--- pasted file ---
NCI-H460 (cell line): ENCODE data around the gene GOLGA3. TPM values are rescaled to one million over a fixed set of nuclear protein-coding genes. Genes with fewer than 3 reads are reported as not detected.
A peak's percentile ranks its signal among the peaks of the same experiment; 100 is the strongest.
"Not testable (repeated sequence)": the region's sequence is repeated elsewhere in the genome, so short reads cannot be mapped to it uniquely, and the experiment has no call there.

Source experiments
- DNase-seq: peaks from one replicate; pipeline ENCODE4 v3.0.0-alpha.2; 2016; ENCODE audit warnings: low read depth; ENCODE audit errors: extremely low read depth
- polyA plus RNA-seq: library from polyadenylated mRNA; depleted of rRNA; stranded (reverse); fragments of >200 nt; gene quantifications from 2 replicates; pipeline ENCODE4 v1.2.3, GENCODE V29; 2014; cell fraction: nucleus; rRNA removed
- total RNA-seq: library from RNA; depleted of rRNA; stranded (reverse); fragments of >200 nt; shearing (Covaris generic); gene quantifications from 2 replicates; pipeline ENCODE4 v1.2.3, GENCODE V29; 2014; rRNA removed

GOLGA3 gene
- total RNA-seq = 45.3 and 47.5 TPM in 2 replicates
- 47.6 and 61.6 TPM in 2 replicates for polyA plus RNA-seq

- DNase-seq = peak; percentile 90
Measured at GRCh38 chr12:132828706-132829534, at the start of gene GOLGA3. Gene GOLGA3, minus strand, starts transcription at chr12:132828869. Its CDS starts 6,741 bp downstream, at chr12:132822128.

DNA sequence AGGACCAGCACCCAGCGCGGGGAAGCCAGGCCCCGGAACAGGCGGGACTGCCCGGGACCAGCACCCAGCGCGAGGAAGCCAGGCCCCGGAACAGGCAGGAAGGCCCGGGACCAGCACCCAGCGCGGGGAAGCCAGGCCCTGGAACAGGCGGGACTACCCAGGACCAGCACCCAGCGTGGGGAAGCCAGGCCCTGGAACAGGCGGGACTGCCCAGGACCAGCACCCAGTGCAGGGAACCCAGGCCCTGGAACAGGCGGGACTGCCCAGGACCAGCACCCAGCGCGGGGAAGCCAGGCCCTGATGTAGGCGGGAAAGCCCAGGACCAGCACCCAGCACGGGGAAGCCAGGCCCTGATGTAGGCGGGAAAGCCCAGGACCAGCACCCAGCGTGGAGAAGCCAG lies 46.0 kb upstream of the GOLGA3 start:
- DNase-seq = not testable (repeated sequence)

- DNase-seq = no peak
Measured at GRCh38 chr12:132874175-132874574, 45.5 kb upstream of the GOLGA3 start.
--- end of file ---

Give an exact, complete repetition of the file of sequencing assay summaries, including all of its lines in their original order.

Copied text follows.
NCI-H460 (cell line): ENCODE data around the gene GOLGA3. TPM values are rescaled to one million over a fixed set of nuclear protein-coding genes. Genes with fewer than 3 reads are reported as not detected.
A peak's percentile ranks its signal among the peaks of the same experiment; 100 is the strongest.
"Not testable (repeated sequence)": the region's sequence is repeated elsewhere in the genome, so short reads cannot be mapped to it uniquely, and the experiment has no call there.

Source experiments
- DNase-seq: peaks from one replicate; pipeline ENCODE4 v3.0.0-alpha.2; 2016; ENCODE audit warnings: low read depth; ENCODE audit errors: extremely low read depth
- polyA plus RNA-seq: library from polyadenylated mRNA; depleted of rRNA; stranded (reverse); fragments of >200 nt; gene quantifications from 2 replicates; pipeline ENCODE4 v1.2.3, GENCODE V29; 2014; cell fraction: nucleus; rRNA removed
- total RNA-seq: library from RNA; depleted of rRNA; stranded (reverse); fragments of >200 nt; shearing (Covaris generic); gene quantifications from 2 replicates; pipeline ENCODE4 v1.2.3, GENCODE V29; 2014; rRNA removed

GOLGA3 gene
- total RNA-seq = 45.3 and 47.5 TPM in 2 replicates
- 47.6 and 61.6 TPM in 2 replicates for polyA plus RNA-seq

- DNase-seq = peak; percentile 90
Measured at GRCh38 chr12:132828706-132829534, at the start of gene GOLGA3. Gene GOLGA3, minus strand, starts transcription at chr12:132828869. Its CDS starts 6,741 bp downstream, at chr12:132822128.

DNA sequence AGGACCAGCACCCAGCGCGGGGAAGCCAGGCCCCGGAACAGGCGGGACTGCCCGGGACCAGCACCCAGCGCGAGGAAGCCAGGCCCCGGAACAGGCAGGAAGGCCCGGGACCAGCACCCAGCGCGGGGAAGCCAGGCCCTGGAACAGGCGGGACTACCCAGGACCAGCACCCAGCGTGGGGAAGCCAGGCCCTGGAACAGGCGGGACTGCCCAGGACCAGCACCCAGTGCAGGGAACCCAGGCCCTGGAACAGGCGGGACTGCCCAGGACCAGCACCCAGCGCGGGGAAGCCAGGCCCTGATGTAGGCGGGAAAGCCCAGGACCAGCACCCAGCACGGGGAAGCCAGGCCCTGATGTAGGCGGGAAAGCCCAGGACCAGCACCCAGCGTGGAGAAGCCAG lies 46.0 kb upstream of the GOLGA3 start:
- DNase-seq = not testable (repeated sequence)

- DNase-seq = no peak
Measured at GRCh38 chr12:132874175-132874574, 45.5 kb upstream of the GOLGA3 start.